It seems like everywhere I turn people are talking about digital retailing. Talking about what is the future of digital retailing, the current disconnects between dealerships and their online customers, the never-ending comparison to Amazon and how customers want that type of experience.
However, no one is talking about what happens when a customer makes a mistake in their purchase. It is one thing to purchase a pair of shoes on Amazon that you have never tried on, because you have the confidence that if you do not like the shoes you can return them for a full refund. And if there is a problem with the return, the most you could lose is a relatively small amount of money.
Now, what happens with a car purchase? Is a customer going to contact the dealer, or click a button on the dealership website and out prints a return label to ship the car back? And then what happens to the car. It is now used. Are consumers going to treat these returned vehicles as new, or are they going to look at them as the used vehicles they now have become and want a significant discount?
I know people are going to say that they have been offering return policies for years, and they have never had someone return a vehicle. However, this is going to be very different because of the lack of human interaction by the salesperson and sales management.
Removing the salesperson and management consultations, advice, and guidance will lead to customers making mistakes, purchasing vehicles are not what the customers thought they would be. This is guaranteed to happen because Customers Don’t Know What They Don’t Know.
I know this from personal experience. When my wife was pregnant with my youngest son, we determined we needed a new SUV that would allow for two full-size car seats in the middle row with the ability to move the seats forward enough to allow my six-foot teenager to get in the rear seat without removing the car seats. My wife began her research. After tens of hours, if not hundreds or hours, of research she determined the perfect vehicle for us. A 2020 Honda Pilot, EX-L with captain’s chairs. Being in the industry, I contact a friend of mine at a local Honda dealer, negotiated a deal over the phone, went to the dealership to sign the paperwork, and take delivery. I never drove the car prior to deliver, why would I, it was not going to be my car. I was at the dealership for literally less than 15 minutes, and I was driving off. It was as close to an instant purchase experience as you can get.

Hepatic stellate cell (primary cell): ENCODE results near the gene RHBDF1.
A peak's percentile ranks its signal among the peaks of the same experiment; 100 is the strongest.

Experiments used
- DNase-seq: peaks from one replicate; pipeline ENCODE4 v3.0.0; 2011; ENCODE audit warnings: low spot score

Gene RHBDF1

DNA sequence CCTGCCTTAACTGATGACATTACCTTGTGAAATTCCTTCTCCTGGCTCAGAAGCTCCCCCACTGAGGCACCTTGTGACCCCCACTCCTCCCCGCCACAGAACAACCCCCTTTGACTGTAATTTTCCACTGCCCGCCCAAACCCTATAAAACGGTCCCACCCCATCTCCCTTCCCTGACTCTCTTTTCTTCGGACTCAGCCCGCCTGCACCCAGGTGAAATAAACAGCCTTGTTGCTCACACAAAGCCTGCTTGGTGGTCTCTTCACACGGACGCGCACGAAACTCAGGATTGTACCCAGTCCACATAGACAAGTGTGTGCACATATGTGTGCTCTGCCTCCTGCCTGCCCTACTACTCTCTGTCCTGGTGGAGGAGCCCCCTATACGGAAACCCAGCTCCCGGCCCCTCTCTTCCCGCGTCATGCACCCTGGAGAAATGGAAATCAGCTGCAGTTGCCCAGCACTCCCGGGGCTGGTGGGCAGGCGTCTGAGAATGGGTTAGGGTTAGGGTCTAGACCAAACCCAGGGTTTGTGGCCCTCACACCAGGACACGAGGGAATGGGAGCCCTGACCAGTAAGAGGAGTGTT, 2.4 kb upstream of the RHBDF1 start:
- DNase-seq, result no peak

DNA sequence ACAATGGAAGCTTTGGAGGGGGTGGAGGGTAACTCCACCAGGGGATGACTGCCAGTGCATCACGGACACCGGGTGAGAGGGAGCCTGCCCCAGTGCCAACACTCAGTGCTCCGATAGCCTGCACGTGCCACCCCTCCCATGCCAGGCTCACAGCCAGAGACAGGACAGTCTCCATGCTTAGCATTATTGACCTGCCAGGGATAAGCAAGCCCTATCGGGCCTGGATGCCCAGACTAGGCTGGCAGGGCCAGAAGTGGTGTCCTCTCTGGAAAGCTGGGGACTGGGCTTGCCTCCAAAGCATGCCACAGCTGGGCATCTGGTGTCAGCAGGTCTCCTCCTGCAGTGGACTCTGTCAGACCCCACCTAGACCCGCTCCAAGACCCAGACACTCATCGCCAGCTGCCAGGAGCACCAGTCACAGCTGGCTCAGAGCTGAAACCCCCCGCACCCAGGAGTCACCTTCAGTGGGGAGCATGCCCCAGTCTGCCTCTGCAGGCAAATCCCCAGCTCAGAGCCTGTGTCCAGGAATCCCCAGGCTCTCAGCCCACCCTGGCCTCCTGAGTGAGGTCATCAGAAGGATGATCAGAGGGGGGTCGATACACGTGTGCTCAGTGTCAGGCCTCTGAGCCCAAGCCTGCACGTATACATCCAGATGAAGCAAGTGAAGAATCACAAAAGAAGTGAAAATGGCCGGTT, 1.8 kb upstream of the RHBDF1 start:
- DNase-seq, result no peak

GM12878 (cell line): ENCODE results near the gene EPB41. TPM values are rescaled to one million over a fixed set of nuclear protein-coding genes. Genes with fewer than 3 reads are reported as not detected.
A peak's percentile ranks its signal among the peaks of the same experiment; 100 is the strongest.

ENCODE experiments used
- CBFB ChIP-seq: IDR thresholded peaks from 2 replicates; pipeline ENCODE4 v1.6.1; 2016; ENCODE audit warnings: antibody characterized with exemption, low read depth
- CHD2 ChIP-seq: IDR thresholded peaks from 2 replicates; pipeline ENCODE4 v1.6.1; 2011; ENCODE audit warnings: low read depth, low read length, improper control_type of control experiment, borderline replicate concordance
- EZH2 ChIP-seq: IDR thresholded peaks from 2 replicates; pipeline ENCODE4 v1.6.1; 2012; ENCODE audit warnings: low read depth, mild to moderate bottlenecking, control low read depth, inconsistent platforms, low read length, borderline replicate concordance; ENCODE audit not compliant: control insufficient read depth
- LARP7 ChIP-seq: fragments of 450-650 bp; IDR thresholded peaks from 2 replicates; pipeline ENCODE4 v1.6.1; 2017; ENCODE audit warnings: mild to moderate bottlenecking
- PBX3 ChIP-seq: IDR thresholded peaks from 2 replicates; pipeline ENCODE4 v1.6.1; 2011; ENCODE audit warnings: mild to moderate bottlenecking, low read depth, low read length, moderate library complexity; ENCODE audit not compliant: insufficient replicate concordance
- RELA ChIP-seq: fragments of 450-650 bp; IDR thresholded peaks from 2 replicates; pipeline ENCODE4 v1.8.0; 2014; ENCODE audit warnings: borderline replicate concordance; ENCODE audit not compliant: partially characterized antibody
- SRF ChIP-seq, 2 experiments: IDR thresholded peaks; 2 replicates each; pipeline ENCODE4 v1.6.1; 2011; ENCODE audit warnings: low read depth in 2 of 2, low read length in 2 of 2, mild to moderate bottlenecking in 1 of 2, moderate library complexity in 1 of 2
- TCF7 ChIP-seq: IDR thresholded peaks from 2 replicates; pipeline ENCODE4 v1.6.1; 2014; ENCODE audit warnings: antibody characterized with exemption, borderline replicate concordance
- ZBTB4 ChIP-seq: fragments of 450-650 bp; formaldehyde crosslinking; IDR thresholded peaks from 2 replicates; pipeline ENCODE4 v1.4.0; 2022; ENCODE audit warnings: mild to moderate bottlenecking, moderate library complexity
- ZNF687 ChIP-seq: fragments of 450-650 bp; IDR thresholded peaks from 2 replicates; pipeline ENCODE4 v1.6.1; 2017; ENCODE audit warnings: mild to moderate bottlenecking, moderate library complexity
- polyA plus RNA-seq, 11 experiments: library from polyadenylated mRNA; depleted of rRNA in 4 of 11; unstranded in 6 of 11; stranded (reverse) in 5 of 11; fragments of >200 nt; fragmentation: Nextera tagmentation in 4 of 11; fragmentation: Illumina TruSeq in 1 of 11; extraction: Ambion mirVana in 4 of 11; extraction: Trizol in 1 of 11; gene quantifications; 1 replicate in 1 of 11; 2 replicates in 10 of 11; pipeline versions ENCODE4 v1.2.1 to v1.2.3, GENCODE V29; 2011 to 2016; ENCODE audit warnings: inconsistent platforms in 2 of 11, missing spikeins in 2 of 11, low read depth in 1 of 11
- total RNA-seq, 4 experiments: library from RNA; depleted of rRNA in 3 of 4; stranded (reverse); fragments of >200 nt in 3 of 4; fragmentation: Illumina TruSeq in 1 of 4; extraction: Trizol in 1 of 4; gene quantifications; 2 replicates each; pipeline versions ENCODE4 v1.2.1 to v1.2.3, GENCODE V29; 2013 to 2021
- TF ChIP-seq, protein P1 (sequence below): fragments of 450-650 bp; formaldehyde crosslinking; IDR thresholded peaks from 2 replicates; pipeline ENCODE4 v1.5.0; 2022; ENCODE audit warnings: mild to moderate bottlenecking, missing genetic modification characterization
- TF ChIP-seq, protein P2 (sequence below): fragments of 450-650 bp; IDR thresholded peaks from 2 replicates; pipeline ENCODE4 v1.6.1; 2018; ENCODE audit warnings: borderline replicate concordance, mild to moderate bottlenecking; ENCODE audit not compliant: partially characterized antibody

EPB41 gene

Shortly after arriving home, and my wife playing around with her new car, she comes inside to tell me that the seats will not move forward with the car seats installed. They one thing we bought the car for, it will not do. As customers, my wife and I did not know what we did not know.
So, what happens next, is it a fifty-thousand-dollar mistake? Do I try to return the vehicle, even though it was our fault for not determining that the vehicle would do what we wanted prior to purchase? My family and I learned to live with the inconveniences that come with the mistake, and we have moved on. However, this experience really taught me a lesson about how a customer can do all the research online they want to, and they can still make a mistake.
With my 30 years of automotive retail, I know the majority of customers would have wanted to return the vehicle, or they would want an exchange, or they would cause a customer service nightmare for the dealership. Even knowing the whole time, it was their fault they purchased the wrong vehicle.
In a digital retailing environment, how are situations like this going to be handled? How are dealers and manufactures going to be able to deliver a world class customer experience when it is the customers that are making the mistakes and expecting the dealer or manufacture to clean them up?
Don’t get me wrong, I believe customers wants and deserves a better buying experience, however I do not believe the Amazon model is the answer. Creating an easy, transparent sales process, that both customer and dealership personnel are on the same page and is mutually beneficially to both parties is at least a good start.